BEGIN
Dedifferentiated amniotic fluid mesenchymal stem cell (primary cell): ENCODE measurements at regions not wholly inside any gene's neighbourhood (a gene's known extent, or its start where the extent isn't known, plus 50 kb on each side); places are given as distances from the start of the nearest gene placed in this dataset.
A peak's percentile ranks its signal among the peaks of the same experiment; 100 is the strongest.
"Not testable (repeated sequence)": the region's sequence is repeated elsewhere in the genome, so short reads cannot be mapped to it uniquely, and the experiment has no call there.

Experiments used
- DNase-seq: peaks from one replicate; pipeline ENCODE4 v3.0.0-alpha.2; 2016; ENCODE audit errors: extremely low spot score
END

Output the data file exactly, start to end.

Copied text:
Dedifferentiated amniotic fluid mesenchymal stem cell (primary cell): ENCODE measurements at regions not wholly inside any gene's neighbourhood (a gene's known extent, or its start where the extent isn't known, plus 50 kb on each side); places are given as distances from the start of the nearest gene placed in this dataset.
A peak's percentile ranks its signal among the peaks of the same experiment; 100 is the strongest.
"Not testable (repeated sequence)": the region's sequence is repeated elsewhere in the genome, so short reads cannot be mapped to it uniquely, and the experiment has no call there.

Experiments used
- DNase-seq: peaks from one replicate; pipeline ENCODE4 v3.0.0-alpha.2; 2016; ENCODE audit errors: extremely low spot score